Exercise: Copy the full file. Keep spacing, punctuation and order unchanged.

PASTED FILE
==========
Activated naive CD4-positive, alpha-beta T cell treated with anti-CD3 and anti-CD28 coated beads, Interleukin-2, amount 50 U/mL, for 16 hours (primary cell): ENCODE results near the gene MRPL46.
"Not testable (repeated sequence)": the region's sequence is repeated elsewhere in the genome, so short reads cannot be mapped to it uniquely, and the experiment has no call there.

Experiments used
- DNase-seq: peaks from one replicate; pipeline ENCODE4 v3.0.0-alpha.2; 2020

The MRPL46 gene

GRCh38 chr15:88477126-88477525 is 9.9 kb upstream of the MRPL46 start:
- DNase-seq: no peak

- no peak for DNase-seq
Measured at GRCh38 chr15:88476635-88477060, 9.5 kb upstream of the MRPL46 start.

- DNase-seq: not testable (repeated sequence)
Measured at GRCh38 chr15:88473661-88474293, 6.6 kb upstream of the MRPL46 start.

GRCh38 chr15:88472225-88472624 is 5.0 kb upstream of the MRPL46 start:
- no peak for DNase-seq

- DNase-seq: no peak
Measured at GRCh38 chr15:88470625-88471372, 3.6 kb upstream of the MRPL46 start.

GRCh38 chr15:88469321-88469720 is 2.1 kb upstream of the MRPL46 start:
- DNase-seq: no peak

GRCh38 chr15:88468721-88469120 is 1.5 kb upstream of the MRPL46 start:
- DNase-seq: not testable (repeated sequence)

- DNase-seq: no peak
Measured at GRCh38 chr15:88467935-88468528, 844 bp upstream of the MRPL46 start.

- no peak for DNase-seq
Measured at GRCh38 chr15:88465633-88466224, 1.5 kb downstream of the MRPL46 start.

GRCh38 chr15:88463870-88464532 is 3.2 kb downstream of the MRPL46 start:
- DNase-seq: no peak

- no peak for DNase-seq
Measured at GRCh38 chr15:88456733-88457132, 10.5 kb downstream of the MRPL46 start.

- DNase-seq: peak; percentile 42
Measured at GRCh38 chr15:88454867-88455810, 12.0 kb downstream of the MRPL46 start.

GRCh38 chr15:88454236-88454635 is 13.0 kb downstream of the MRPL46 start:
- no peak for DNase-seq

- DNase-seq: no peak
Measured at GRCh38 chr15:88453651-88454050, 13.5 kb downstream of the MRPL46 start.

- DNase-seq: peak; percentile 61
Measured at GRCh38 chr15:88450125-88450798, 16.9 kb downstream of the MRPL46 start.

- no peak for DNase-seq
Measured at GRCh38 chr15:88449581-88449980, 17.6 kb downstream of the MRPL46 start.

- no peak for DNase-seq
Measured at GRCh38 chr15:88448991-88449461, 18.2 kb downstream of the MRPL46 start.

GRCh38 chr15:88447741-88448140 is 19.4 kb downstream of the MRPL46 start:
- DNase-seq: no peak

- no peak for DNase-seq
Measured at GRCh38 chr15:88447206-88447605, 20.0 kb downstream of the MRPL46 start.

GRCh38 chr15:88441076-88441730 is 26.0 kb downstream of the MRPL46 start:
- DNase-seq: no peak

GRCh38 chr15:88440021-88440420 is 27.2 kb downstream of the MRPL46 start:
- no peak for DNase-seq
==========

Activated naive CD4-positive, alpha-beta T cell treated with anti-CD3 and anti-CD28 coated beads, Interleukin-2, amount 50 U/mL, for 16 hours (primary cell): ENCODE results near the gene MRPL46.
"Not testable (repeated sequence)": the region's sequence is repeated elsewhere in the genome, so short reads cannot be mapped to it uniquely, and the experiment has no call there.

Experiments used
- DNase-seq: peaks from one replicate; pipeline ENCODE4 v3.0.0-alpha.2; 2020

The MRPL46 gene

GRCh38 chr15:88477126-88477525 is 9.9 kb upstream of the MRPL46 start:
- DNase-seq: no peak

- no peak for DNase-seq
Measured at GRCh38 chr15:88476635-88477060, 9.5 kb upstream of the MRPL46 start.

- DNase-seq: not testable (repeated sequence)
Measured at GRCh38 chr15:88473661-88474293, 6.6 kb upstream of the MRPL46 start.

GRCh38 chr15:88472225-88472624 is 5.0 kb upstream of the MRPL46 start:
- no peak for DNase-seq

- DNase-seq: no peak
Measured at GRCh38 chr15:88470625-88471372, 3.6 kb upstream of the MRPL46 start.

GRCh38 chr15:88469321-88469720 is 2.1 kb upstream of the MRPL46 start:
- DNase-seq: no peak

GRCh38 chr15:88468721-88469120 is 1.5 kb upstream of the MRPL46 start:
- DNase-seq: not testable (repeated sequence)

- DNase-seq: no peak
Measured at GRCh38 chr15:88467935-88468528, 844 bp upstream of the MRPL46 start.

- no peak for DNase-seq
Measured at GRCh38 chr15:88465633-88466224, 1.5 kb downstream of the MRPL46 start.

GRCh38 chr15:88463870-88464532 is 3.2 kb downstream of the MRPL46 start:
- DNase-seq: no peak

- no peak for DNase-seq
Measured at GRCh38 chr15:88456733-88457132, 10.5 kb downstream of the MRPL46 start.

- DNase-seq: peak; percentile 42
Measured at GRCh38 chr15:88454867-88455810, 12.0 kb downstream of the MRPL46 start.

GRCh38 chr15:88454236-88454635 is 13.0 kb downstream of the MRPL46 start:
- no peak for DNase-seq

- DNase-seq: no peak
Measured at GRCh38 chr15:88453651-88454050, 13.5 kb downstream of the MRPL46 start.

- DNase-seq: peak; percentile 61
Measured at GRCh38 chr15:88450125-88450798, 16.9 kb downstream of the MRPL46 start.

- no peak for DNase-seq
Measured at GRCh38 chr15:88449581-88449980, 17.6 kb downstream of the MRPL46 start.

- no peak for DNase-seq
Measured at GRCh38 chr15:88448991-88449461, 18.2 kb downstream of the MRPL46 start.

GRCh38 chr15:88447741-88448140 is 19.4 kb downstream of the MRPL46 start:
- DNase-seq: no peak

- no peak for DNase-seq
Measured at GRCh38 chr15:88447206-88447605, 20.0 kb downstream of the MRPL46 start.

GRCh38 chr15:88441076-88441730 is 26.0 kb downstream of the MRPL46 start:
- DNase-seq: no peak

GRCh38 chr15:88440021-88440420 is 27.2 kb downstream of the MRPL46 start:
- no peak for DNase-seq